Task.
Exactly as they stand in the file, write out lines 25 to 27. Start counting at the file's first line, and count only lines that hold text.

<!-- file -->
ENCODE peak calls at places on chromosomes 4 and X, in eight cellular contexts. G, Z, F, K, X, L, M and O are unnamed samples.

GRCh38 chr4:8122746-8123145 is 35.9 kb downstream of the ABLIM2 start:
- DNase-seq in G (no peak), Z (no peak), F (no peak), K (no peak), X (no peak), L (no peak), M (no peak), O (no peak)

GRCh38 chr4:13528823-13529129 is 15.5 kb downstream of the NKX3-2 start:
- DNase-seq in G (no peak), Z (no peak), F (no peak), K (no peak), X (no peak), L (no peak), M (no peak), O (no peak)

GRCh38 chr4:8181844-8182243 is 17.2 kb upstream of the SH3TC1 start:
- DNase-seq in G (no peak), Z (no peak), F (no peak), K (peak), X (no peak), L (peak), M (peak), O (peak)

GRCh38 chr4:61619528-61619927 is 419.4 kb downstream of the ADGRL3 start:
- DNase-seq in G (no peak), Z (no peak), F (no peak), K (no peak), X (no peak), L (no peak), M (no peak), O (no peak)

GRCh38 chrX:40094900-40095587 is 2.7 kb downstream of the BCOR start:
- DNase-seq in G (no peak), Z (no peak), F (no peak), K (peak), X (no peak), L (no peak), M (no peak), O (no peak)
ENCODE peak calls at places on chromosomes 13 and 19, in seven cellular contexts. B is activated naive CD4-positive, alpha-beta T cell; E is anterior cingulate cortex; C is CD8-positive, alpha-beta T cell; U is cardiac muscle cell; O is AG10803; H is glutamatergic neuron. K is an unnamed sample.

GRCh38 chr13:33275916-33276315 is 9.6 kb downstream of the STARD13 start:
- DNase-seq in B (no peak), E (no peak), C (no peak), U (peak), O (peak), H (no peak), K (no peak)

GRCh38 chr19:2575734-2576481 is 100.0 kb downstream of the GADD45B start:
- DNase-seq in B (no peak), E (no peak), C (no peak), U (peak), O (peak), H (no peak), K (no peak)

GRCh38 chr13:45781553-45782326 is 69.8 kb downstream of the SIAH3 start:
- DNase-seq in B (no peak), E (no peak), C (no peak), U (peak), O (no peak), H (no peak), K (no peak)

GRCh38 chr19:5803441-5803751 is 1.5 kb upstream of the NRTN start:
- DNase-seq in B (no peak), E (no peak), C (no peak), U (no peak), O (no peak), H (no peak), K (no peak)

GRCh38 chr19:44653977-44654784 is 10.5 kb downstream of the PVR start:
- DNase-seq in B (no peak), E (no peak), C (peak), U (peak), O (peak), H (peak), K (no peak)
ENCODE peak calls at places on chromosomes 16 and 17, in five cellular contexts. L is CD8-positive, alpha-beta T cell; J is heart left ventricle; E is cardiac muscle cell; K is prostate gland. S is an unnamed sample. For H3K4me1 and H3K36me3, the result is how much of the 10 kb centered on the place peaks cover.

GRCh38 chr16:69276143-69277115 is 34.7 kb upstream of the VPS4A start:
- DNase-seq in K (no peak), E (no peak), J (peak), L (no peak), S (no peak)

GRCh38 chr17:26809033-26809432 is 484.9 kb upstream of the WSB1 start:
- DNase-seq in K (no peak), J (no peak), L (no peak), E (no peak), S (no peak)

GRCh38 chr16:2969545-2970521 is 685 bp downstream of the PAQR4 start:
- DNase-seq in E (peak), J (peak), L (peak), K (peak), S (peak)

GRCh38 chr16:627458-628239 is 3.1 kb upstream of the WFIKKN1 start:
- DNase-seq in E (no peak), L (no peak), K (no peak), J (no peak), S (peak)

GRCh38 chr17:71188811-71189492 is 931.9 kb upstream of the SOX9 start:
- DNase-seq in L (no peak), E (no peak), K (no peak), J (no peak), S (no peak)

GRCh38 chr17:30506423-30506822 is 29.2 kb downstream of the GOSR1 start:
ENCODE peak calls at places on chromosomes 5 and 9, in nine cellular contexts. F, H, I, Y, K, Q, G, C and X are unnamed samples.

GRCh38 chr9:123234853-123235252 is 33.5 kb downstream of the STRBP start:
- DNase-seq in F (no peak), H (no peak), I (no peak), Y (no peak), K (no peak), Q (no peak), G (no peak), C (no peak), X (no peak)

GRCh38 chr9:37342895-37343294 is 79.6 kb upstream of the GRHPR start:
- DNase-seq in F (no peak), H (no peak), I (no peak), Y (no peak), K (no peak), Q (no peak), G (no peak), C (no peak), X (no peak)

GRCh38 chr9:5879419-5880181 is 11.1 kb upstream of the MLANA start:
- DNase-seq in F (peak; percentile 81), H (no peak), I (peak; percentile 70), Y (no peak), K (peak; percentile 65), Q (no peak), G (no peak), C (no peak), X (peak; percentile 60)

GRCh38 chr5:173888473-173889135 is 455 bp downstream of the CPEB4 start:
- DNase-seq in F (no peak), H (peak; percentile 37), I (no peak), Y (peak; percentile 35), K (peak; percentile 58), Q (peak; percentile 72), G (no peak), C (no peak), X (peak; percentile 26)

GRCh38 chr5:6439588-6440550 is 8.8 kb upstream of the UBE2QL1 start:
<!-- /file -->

- DNase-seq in K (no peak), E (no peak), J (peak), L (no peak), S (no peak)

GRCh38 chr17:26809033-26809432 is 484.9 kb upstream of the WSB1 start:
- DNase-seq in K (no peak), J (no peak), L (no peak), E (no peak), S (no peak)